The animals of Crete
We know the prehistoric fauna of Crete included animals that are now extinct, such as a dwarf elephant without tusks, a dwarf hippopotamus the size of a pig as well as a kind of deer. These had probably all disappeared by the time the first humans settled the island, or possibly soon after. It is also virtually certain that there were wild boar on Crete, if one can judge from the many Minoan helmets made out of boars' teeth.
But whether they were native to the island or had been introduced by the Minoans is unknown. Crete's geographical isolation led to the evolution of local species of flora and fauna which are endemic to the island.
The Kri-kri - the most important mammal is the Cretan wild goat (Capra aegagrus-cretica) which lives in the White Mountains and the Samaria Gorge (the National Park of Samaria) as well as on uninhabited rocky islets of the area. More commonly the male is called ‘agrimi’ and the female ‘sanada’.
Next to these a native cat species "fourokatos" (Felix silvestris-agrius), a kind of marten and a badger still live here.
The Cretan Wild Cat (Felix silvestris-agrius) - A few years ago the Cretan Wild Cat was considered a 'ghost animal'. The legend took flesh and blood when it was first captured in 1996 giving a new perspective to the origins of the Cretan fauna. Scientists are now testing whether the wild cat existed on Crete prior to its separation from the mainland, or was brought for domestication by the first settlers, but later it ran wild again.
The mountainous areas of Crete also give home to predatory birds such as the golden eagle (Aquila crhysaetus), the rare bearded vulture (Gypaetus barbatus) and the vulture (Gyps fulvus).
The Lammergeyer (Gypaetus barbatus), which may grow to 102-114 cm in length and have a wing span of 2.5 m, is the largest bird of prey in Europe. Almost exclusively a carrion eater, it feeds largely off the bones left by other vultures after they have had their fill (which explains its other Greek name of kakala, or boner). It drops the larger marrow bones from a great height onto rocks to break them, chosing specific spots, known as spastres (or breakers). Crete today hosts a dwindling population of 20-30 individuals. A conservation program underway is attempting to save the last remaining birds.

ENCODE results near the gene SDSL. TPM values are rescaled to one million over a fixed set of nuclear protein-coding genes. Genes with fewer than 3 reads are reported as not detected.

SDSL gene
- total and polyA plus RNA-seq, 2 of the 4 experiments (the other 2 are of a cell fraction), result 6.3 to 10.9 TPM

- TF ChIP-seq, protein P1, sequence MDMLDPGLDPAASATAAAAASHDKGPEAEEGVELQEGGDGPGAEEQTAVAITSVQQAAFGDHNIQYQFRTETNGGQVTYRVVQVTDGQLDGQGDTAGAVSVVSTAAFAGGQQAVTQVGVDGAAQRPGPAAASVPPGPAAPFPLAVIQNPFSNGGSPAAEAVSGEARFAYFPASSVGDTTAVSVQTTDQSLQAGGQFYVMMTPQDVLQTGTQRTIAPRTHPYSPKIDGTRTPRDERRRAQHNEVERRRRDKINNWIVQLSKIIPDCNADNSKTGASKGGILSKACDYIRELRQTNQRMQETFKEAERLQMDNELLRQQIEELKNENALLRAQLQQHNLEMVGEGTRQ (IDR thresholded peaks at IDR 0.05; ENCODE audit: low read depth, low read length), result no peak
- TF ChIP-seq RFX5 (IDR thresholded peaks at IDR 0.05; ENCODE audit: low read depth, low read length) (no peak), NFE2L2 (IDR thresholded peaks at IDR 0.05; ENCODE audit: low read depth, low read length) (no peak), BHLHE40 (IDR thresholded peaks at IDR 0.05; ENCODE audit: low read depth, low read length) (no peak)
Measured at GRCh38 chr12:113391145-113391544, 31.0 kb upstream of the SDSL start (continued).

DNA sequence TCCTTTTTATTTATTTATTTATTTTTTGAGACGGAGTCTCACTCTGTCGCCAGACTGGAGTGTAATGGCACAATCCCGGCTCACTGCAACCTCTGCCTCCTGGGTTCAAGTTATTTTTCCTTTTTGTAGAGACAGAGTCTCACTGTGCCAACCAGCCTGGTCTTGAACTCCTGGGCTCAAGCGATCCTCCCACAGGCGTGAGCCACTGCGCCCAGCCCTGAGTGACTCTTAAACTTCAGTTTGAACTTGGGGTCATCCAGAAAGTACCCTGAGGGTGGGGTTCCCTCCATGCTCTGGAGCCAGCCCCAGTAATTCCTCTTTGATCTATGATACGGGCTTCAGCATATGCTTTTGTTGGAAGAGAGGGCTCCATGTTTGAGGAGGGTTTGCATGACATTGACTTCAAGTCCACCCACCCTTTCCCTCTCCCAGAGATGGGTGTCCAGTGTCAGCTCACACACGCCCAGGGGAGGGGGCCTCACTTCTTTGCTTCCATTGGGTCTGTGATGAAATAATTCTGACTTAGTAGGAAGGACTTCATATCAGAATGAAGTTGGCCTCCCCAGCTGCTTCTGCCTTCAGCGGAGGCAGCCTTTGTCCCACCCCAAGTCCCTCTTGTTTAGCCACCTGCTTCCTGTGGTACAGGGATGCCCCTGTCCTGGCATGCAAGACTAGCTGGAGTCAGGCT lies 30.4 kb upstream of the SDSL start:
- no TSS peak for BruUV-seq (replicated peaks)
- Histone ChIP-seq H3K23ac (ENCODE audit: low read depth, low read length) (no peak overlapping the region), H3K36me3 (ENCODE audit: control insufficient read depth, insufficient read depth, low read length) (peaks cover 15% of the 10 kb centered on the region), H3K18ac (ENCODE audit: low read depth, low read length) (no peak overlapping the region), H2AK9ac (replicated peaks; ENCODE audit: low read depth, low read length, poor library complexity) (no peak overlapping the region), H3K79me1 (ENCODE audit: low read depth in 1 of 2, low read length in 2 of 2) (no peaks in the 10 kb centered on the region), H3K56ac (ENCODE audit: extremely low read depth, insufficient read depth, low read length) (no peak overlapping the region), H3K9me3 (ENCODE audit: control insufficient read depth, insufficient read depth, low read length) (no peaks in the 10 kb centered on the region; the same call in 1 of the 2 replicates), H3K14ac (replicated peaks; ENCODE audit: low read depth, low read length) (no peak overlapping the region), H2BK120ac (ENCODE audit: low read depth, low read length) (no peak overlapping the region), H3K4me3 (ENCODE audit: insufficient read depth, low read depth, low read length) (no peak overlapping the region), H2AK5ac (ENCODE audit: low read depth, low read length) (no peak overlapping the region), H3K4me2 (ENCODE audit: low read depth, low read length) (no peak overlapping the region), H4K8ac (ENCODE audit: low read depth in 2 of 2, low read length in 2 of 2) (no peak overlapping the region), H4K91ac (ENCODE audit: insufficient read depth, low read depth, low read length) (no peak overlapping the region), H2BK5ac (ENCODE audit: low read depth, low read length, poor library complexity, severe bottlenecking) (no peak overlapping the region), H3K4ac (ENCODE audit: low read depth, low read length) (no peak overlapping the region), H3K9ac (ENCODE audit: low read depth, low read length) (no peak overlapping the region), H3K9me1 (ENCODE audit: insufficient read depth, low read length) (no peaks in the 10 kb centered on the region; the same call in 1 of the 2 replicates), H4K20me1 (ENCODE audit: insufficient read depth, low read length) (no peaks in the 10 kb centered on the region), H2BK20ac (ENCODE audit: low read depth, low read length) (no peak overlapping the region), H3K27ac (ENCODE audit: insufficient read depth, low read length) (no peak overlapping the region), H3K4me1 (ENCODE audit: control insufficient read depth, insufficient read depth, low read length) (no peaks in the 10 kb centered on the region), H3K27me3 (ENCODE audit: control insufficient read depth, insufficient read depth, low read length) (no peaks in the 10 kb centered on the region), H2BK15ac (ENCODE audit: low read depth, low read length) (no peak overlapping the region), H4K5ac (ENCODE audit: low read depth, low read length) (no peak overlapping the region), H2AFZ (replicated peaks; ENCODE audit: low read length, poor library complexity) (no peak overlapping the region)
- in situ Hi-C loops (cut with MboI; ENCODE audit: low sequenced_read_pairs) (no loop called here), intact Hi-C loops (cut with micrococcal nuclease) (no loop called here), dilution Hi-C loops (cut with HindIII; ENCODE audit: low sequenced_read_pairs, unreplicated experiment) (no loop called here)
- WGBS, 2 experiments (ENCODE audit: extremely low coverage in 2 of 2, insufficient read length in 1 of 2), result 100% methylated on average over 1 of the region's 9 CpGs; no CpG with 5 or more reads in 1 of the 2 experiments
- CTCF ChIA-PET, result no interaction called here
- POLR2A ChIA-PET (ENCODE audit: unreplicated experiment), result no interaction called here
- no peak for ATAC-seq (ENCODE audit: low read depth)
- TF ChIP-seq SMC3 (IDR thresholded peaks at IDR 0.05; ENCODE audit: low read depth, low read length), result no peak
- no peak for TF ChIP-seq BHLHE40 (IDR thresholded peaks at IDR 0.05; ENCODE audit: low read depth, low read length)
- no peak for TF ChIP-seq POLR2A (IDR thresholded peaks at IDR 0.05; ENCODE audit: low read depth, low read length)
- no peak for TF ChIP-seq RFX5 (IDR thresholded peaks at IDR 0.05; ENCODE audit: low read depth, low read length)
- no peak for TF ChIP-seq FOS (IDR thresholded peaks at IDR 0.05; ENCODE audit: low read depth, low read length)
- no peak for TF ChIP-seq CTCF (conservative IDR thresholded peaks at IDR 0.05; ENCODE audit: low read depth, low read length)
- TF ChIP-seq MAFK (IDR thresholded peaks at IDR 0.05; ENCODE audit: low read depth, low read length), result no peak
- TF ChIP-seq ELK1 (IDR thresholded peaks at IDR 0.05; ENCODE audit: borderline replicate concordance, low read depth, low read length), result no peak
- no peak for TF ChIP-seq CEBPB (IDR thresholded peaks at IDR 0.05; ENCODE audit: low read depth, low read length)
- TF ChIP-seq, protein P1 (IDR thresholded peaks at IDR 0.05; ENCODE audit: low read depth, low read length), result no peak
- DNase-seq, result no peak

The Caretta-Caretta is the only species of Mediterranean sea-turtles which nests in Greece. Sea turtles are reputed to be strongly philopatric, and always return to the same beach they were born on to lay their eggs. Nesting beaches in Greece are located in Zakynthos, Peloponnese and Crete.
In Crete the highest nesting densities were found in Rethymnon, Chania and Messara Bay. The Caretta-Caretta is an endangered species and it needs the help of us all. The Sea Turtle Protection Society of Greece (STPS) initiated an intensive tagging program in 1982 and is doing a great job so far. Another organization for the protection of Sea turtles is Medasset (Mediterranean Association to Save Sea Turtles), which is based in Greece.
The Monachus-Monachus (Mediterranean Monk Seal) is one of the world's most endangered mammals and one of 3 species of Monk Seal. It once swarmed through the Mediterranean and adjoining Atlantic while the other 2 species were common in the Pacific and Caribbean. These represent the only genus of seal found in tropical seas.
The Mediterranean Monk Seal gave its name to two ancient cities, Phocaea in Attica and Phocaea in Asia Minor, and, as late as the 15th century, was plentiful enough to fuel a commercial fishery. Their population today is estimated in 500 seals.